12-1: Talk 1

1-2: Lunch

2-3: Talk 2

3-3.30: Tea

3.30-4.30: Talk 3

Motivating in constructing conformal field theories Jones recently discovered a very general process that produces actions of the Thompson groups $F$,$T$ and $V$ such as unitary representations or actions on $C^{\ast}$-algebras. I will give a general panorama of this construction along with many examples and present various applications regarding analytical properties of groups and, if time permits, in lattice theory (e.g. quantum field theory).

Let $t$ be the the multiplicative inverse of the golden mean. In 1995 Sean Cleary introduced the irrational-slope Thompson's group $F_t$, which is the group of piecewise-linear maps of the interval $[0,1]$ with breaks in $Z[t]$ and slopes powers of $t$. In this talk we describe this group using tree-pair diagrams, and then demonstrate a ﬁnite presentation, a normal form, and prove that its commutator subgroup is simple. This group is the first example of a group of piecewise-linear maps of the interval whose abelianisation has torsion, and it is an open problem whether this group is a subgroup of Thompson's group $F$.

A Jonsson-Tarski algebra is a set X endowed with an
isomorphism $X\to XxX$. As observed by Freyd, the category of
Jonsson-Tarski algebras is a Grothendieck topos - a highly structured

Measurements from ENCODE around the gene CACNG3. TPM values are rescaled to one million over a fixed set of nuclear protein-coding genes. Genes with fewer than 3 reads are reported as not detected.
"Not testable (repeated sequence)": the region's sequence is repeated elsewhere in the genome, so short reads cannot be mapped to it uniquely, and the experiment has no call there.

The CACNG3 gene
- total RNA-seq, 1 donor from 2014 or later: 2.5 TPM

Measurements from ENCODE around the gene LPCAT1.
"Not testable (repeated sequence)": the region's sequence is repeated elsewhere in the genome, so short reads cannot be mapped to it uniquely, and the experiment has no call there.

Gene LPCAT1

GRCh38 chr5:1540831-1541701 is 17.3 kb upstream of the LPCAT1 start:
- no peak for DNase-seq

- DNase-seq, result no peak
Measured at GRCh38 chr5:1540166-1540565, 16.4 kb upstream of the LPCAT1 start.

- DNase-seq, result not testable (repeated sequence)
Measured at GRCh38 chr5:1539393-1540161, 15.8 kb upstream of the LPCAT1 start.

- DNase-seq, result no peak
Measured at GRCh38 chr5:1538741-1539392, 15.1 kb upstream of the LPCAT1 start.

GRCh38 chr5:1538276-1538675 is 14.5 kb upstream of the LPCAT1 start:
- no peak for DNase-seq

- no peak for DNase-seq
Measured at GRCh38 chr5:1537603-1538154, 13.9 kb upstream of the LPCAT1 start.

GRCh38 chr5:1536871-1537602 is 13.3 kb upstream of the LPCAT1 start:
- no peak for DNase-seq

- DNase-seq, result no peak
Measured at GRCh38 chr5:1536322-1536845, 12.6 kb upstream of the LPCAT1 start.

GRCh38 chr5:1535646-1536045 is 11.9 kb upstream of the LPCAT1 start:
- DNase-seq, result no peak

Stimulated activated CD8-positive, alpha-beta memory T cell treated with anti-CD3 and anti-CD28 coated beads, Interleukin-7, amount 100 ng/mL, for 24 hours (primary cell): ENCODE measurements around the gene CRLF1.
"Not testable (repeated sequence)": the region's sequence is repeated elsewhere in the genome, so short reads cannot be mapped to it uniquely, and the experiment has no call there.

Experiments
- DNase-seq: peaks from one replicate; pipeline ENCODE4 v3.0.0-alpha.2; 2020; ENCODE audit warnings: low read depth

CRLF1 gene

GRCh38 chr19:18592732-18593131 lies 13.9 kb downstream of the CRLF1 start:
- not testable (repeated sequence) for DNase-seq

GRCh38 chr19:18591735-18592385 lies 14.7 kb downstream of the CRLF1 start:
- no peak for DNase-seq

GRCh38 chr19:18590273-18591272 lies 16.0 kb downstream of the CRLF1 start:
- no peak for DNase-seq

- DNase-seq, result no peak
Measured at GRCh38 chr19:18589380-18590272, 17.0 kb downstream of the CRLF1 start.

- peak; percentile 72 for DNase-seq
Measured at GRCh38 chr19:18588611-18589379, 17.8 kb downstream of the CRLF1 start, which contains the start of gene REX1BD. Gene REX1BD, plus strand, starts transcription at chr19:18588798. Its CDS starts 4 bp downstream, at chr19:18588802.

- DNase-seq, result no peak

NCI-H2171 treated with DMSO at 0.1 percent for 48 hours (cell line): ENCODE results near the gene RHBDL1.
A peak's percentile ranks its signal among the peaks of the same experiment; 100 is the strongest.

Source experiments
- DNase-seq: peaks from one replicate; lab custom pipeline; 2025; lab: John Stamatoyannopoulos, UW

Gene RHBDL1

mathematical object which is at once a generalised topological space,
and a generalised universe of sets.

In particular, one can do algebra, topology and functional analysis inside the Jonsson-Tarski topos, and on doing so, the following objects simply pop out: Cantor space; Thompson's group V; the Leavitt algebra L2; the Cuntz semigroup S2; and the reduced $C^{\ast}-algebra of S2. The first objective of this talk is to explain how this happens.

The second objective is to describe other "self-similar toposes" associated to, for example, self-similar group actions, directed graphs and higher-rank graphs; and again, each such topos contains within it a familiar menagerie of algebraic-analytic objects. If time permits, I will also explain a further intriguing example which gives rise to Thompson's group F and, I suspect, the Farey AF algebra.

No expertise in topos theory is required; such background as is necessary will be developed in the talk.

In particular, one can do algebra, topology and functional analysis inside the Jonsson-Tarski topos, and on doing so, the following objects simply pop out: Cantor space; Thompson's group V; the Leavitt algebra L2; the Cuntz semigroup S2; and the reduced $C^{\ast}-algebra of S2. The first objective of this talk is to explain how this happens.

The second objective is to describe other "self-similar toposes" associated to, for example, self-similar group actions, directed graphs and higher-rank graphs; and again, each such topos contains within it a familiar menagerie of algebraic-analytic objects. If time permits, I will also explain a further intriguing example which gives rise to Thompson's group F and, I suspect, the Farey AF algebra.

No expertise in topos theory is required; such background as is necessary will be developed in the talk.